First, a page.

Wright State University’s Veteran and Military Center is collaborating with public radio station WYSO to create a series of stories on local veterans’ experiences transitioning to civilian life.
What makes the series unique is it is created by two Wright State student veterans, Allison Loy, a motion pictures major, and Jeremy Dobbins, who is majoring in mechanical engineering and minoring in history.
The stories will air on WYSO 91.3FM during “Morning Edition” at 6:45 and 8:45 a.m. The reports will also be available on WYSO.org and as podcasts and through the Ohio Public Radio network.
The series, called “Veterans Voices,” starts Wednesday, Dec. 10, and will air every other week until May.
WYSO and the Veteran and Military Center worked together to create the series as part of Veterans Coming Home, a project by public media stations around the country.
“Veterans Voices” will feature interviews with individual veterans highlighting issues they are facing as they reenter civilian life. Veterans of various ages and from different branches of the military will be featured.
“We wanted to do it as a veterans-to-veterans project,” said Neenah Ellis, WYSO general manager. “We think that veterans are more comfortable talking to other veterans.”
It also allows Dobbins — who was an infantry rifleman in the Marine Corp from 2007 to 2011 — and Loy — who was an avionics technician in the Air Force from 1998 to 2013 — to add their own experiences to their stories, making the reports more personal in ways not usually found in journalism.
Will Davis, a lecturer in the Department of Communication at Wright State who is the editor of “Veterans Voices,” called the project a fusion of different styles.
“This is a very ambitious, highly creative project that combines journalism and storytelling in new and interesting ways,” said Davis, the former coordinator of Wright State’s Student Technology Assistance Center, or STAC. “What’s fun about this process to me is, over the course of 12 episodes, we’re inventing a new sort of model.”
Dobbins and Loy hope their stories will appeal to people both in and out of the military while also helping veterans who might need it.
“If somebody listens to this and they’re having problems maybe it will help them in some way,” Dobbins said.
“If we get our experiences out there — even if it’s going to be difficult — I think it’ll be useful,” Loy said.
In the first story in the series, Loy interviews a member of the Air Force who is separating from the military later this month and plans to start a small business. They discuss the stress and anxiety this kind of major life change creates.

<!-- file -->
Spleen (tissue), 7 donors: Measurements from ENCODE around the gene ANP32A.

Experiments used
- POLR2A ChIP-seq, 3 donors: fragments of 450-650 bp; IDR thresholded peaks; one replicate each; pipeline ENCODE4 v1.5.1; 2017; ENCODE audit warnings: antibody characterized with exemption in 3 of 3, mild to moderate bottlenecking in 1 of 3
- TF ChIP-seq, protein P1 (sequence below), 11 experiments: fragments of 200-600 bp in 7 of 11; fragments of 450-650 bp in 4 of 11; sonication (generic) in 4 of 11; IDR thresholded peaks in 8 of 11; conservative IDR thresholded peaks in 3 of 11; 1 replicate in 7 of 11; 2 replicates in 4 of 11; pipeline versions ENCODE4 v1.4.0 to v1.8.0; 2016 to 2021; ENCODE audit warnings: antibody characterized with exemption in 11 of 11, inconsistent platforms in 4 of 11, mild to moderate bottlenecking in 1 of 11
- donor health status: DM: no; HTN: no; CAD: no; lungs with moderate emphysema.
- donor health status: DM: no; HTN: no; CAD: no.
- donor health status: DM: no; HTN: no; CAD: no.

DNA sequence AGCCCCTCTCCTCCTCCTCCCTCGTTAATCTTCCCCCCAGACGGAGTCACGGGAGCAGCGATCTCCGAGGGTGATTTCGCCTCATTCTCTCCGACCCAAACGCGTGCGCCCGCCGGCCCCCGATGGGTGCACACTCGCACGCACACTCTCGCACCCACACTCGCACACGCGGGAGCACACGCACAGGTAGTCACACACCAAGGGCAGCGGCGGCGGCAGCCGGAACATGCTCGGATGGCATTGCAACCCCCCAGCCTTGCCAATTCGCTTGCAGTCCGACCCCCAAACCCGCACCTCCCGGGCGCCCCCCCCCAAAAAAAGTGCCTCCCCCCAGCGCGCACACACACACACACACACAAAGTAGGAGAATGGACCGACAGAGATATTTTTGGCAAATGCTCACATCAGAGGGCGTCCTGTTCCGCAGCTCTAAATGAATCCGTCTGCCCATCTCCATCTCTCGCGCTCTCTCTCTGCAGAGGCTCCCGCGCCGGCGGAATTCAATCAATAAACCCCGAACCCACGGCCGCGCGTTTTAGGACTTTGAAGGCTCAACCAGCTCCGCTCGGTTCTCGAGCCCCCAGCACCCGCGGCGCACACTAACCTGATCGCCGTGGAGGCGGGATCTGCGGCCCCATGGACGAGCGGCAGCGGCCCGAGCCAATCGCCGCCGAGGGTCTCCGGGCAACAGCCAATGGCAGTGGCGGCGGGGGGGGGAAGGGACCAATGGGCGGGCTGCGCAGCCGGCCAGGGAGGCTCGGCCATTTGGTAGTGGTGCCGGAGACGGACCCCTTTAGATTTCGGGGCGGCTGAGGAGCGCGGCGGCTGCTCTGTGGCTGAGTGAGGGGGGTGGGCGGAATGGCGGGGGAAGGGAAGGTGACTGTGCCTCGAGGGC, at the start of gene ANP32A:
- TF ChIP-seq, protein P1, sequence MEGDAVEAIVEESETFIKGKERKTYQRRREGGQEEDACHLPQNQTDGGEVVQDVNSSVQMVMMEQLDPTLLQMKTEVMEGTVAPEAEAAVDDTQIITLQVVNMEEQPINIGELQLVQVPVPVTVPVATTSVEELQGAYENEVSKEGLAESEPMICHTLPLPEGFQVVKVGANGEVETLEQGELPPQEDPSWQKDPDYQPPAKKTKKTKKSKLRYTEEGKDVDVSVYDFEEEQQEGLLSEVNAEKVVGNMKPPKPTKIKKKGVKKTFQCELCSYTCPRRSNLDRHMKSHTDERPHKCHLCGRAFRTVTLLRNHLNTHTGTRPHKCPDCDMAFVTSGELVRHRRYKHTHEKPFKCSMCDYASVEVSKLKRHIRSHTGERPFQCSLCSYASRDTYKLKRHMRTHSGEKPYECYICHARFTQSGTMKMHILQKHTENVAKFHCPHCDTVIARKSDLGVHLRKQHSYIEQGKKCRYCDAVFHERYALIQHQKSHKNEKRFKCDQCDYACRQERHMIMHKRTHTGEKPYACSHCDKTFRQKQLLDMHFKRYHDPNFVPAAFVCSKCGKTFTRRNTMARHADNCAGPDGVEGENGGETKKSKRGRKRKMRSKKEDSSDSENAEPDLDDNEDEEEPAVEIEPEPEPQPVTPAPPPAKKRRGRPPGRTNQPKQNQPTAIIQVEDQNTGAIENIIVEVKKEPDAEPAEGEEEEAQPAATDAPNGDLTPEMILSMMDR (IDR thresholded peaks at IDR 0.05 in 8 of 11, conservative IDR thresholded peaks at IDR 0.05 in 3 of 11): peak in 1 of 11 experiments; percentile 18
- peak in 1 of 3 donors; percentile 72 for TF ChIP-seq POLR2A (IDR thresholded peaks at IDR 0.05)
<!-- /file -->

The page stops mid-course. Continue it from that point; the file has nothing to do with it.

“In my piece I compared getting out of the Air Force to getting a divorce,” said Loy, who left the military in 2013. “Yes I wanted to get out, but it was still very emotional and hard because when you’re in the military that is your life. You’re committed to it. You have to be committed to it.”
“Veterans Voices” has helped Dobbins, who describes himself as an introvert, to open up more to others.
“Getting used to meeting people and talking to people and sharing a little about yourself has been really good for me, and it’s gotten me out of my shell and doing things that I enjoy,” he said.
WYSO is one of 13 public media outlets in the nation participating in Veterans Coming Home.
Funded by the Corporation for Public Broadcasting, the project features compelling stories about veterans produced by public media stations around the country, from Phoenix and Nashville, to Tampa, Fla., and Springfield, Ma.
Some of the grant funding WYSO and the VMC received for the project is being used to pay Dobbins and Loy.
WYSO and the center are also working with VFW Post 3283 in Huber Heights, which is helping the station and the VMC connect with vets and connecting vets with services.
WYSO trained Dobbins and Loy to create radio stories as part of the station’s Community Voices training course last summer. The students also took a veterans oral history class at Wright State organized by the VMC and Seth Gordon, the center’s director.
The class uses storytelling to connect Wright State student veterans with others who have served in the military, while helping older veterans talk about their experiences.
Storytelling is a powerful way to build community, Gordon said.
“It’s an important thing, the action of talking. And people don’t realize how powerful just sharing stories are especially in terms of healing or in terms of just feeling there’s somebody else who gets it,” he said.
Sharing the stories of veterans, Gordon said, is also a way to reach out to more veterans and let them know that “other people are going through exactly what you’re going through, that you’re not isolated, that there are other people you can talk to.”
“Veterans Voices” is not the first collaboration between WYSO and Wright State. The station has frequently worked with Wright State filmmakers Julia Reichert and Steven Bognar and others in the university’s motion pictures program, and partnered with Wright State’s Ohio Center of Excellence in Collaborative Education, Leadership and Innovation in the Arts (CELIA) on “Reinvention Stories,” radio documentary series on people affected by the Great Recession.